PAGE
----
Adventure Caving

Waitomo Travel Blog

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The test-your-suitability dry run in the museum
The next big thing to tick off was to visit the underground caves at Waitomo, in the west of the northern island, in King Country. The star of the show is the glowworms that hang on the ceiling of the caves, emitting a neon light, looking almost like the stars in the sky. If you're really adventurous, like we thought we were, you can do adventure caving, which involved a day down the caves, which I will tell you a little about.

There are several different tour operators running in the small village of Waitomo, each offering something slightly different - ranging from the extreme rafting and caving adventures to a stay-dry-and-see-the wonder-of-the-cave-type scenarios also offered.
The "team"
Our day was with The Legendary Black Water Rafting Company. If, like me, this throws up images of white water rafting in the dark, then you, like me, thought wrong. It's a lot less intense, the rafting side of it, but the day on a whole was still pretty full-on.

Before we met at the base, we checked out the Waitomo Caves Museum to get some history on the caves and learn about these strange neon creatures. They are not actually worms, you know, but maggots in lavae state, using their neon beam to attract their prey - flies etc - and then devour them, much like a spider. In fact, the worms themselves actually look pretty gross.

From the base we were driven to the hill with the deep hole we were to abseil into and cave and raft. We were given some training on how to abseil, which all seemed easy enough.
What was I thinking doing this?!
When it actually came to abseiling, we had to squeeze down a tiny hole that I'm sure was made a lot harder by all those steaks I ate in Argentina. Holding it all in, you descended about 30 metres to the bottom, where it was dark and very cold. Then we stopped for a nice cup of tea - yes, in the cave - before equipping ourselves with our rubber rings and jumping off a ledge into the cold water below. A relaxing - well, as relaxing as it could be in such freezing waters - voyage down the caves ensued, with our head torches turned off for maximum effect from the glowworms. Then just before we abandoned the rubber rings, I heard a "pop, tsssss" sound. Someone's ring had a puncture. Gutted for them.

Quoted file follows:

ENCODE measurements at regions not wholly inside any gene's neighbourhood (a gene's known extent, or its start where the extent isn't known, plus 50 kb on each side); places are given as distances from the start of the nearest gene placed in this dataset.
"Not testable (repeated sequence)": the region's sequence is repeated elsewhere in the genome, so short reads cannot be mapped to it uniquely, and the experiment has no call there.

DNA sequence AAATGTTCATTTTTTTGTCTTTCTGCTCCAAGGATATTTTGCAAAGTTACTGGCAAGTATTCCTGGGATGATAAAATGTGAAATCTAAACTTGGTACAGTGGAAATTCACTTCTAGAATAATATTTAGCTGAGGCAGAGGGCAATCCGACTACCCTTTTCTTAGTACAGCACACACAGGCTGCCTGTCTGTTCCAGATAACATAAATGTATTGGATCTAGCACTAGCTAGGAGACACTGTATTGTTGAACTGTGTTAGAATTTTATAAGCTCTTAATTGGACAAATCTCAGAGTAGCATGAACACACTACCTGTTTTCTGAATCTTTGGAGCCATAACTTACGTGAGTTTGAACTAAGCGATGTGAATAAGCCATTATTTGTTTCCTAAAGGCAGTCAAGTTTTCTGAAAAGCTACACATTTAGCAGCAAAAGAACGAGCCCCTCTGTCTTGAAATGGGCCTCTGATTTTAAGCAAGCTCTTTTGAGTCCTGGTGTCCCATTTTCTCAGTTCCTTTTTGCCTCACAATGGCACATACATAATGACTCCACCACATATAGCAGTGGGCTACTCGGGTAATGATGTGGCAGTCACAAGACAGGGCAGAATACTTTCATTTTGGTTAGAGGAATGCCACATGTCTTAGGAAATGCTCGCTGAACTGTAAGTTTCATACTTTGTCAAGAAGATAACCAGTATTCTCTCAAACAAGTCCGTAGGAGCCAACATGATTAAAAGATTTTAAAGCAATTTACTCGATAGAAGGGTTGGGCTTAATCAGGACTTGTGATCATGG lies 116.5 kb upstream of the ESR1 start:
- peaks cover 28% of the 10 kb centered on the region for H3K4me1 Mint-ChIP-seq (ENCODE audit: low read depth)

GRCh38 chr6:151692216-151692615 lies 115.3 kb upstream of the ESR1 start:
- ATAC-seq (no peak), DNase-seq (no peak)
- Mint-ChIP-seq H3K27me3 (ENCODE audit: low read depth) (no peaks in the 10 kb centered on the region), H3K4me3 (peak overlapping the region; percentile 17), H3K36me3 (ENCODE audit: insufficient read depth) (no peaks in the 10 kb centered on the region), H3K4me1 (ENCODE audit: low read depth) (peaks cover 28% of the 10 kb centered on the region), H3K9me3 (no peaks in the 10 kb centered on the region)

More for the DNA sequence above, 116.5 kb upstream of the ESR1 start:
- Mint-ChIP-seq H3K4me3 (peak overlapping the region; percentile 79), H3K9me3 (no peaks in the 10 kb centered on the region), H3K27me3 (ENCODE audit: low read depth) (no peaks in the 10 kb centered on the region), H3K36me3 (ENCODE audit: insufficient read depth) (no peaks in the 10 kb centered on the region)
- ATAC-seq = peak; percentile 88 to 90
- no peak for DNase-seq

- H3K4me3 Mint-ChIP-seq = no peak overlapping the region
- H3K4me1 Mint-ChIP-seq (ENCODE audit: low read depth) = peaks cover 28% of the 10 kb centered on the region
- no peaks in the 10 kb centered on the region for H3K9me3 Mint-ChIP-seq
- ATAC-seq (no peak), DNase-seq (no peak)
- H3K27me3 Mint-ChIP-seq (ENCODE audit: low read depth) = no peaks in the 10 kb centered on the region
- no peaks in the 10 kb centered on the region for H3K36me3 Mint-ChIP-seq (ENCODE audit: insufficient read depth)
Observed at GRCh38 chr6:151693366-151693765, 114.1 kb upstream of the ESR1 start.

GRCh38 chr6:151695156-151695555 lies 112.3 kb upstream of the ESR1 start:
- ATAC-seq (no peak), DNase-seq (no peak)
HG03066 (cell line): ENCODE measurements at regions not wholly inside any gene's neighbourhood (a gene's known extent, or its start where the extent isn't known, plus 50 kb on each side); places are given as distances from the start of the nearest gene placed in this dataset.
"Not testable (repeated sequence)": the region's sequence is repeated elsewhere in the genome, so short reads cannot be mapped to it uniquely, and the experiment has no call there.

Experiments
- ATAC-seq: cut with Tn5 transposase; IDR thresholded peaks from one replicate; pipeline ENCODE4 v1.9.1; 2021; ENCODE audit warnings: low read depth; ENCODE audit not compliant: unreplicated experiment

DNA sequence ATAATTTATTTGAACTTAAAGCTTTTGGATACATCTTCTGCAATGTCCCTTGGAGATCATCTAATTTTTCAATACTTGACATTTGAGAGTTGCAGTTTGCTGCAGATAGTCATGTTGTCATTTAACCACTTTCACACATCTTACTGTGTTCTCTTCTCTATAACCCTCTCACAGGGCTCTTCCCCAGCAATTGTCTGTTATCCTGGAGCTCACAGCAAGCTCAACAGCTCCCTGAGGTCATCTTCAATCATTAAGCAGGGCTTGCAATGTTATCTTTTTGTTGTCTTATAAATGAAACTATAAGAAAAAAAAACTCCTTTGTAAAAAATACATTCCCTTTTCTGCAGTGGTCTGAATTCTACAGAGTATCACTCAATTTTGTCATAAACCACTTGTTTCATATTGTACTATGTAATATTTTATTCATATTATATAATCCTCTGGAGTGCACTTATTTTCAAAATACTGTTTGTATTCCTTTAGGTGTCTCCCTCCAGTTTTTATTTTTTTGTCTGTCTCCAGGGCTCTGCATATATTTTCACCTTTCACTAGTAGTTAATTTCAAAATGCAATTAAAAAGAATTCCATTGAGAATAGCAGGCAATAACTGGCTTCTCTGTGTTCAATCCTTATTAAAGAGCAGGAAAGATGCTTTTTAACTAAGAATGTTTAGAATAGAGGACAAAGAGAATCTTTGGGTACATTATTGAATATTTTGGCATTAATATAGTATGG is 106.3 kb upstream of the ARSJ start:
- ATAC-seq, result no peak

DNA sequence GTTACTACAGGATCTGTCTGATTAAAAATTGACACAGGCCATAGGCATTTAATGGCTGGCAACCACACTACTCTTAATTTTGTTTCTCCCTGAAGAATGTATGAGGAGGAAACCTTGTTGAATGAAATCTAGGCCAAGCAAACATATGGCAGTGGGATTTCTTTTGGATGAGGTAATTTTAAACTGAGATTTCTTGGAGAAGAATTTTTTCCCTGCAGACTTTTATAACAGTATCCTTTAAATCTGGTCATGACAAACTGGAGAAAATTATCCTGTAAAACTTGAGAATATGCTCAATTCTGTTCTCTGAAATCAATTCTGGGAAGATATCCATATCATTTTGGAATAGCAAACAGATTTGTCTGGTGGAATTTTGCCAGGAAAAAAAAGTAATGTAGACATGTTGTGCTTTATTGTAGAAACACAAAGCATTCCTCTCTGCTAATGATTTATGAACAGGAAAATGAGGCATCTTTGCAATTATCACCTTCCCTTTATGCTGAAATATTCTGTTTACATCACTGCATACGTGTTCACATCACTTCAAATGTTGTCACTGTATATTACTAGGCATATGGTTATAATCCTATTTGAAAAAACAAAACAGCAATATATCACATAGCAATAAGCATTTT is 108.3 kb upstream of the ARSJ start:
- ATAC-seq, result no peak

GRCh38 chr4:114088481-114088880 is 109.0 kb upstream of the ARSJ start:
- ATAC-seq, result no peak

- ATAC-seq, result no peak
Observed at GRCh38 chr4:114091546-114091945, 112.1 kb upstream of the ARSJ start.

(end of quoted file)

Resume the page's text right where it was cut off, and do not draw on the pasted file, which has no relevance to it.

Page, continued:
Then we were faced with a ledge that couldn't be walked across, so, with our torches turned off, we flew down a zip wire into the unknown. The guides were almost complete Kiwi stereotypes - everything was "oh, sweet, man" "Oh, cold water, swell," "yeah, certain death, awesome," and they were keen to try practical jokes on us unsuspecting tourists throughout. I didn't fall for their shenanigans though. Of course not.

Then we began the bulk of the journey on foot, crawling through tiny passages, sliding down jets of water, swimming through tunnels and climbing up waterfalls. It was all great fun, and a little challenging, too. Another "swell" day, "awesome, man", and another thing ticked off the list.

More photos to come... watch this space.
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The test-your-suitability dry run …
The test-your-suitability dry run…
The team
The "team"
What was I thinking doing this?!
What was I thinking doing this?!
Learning to abseil
Learning to abseil
Abseiling
Abseiling
Off we go
Off we go
Relieved to see sunlight
Relieved to see sunlight
Get me out!
Get me out!
Waitomo
photo by: MadeleineGL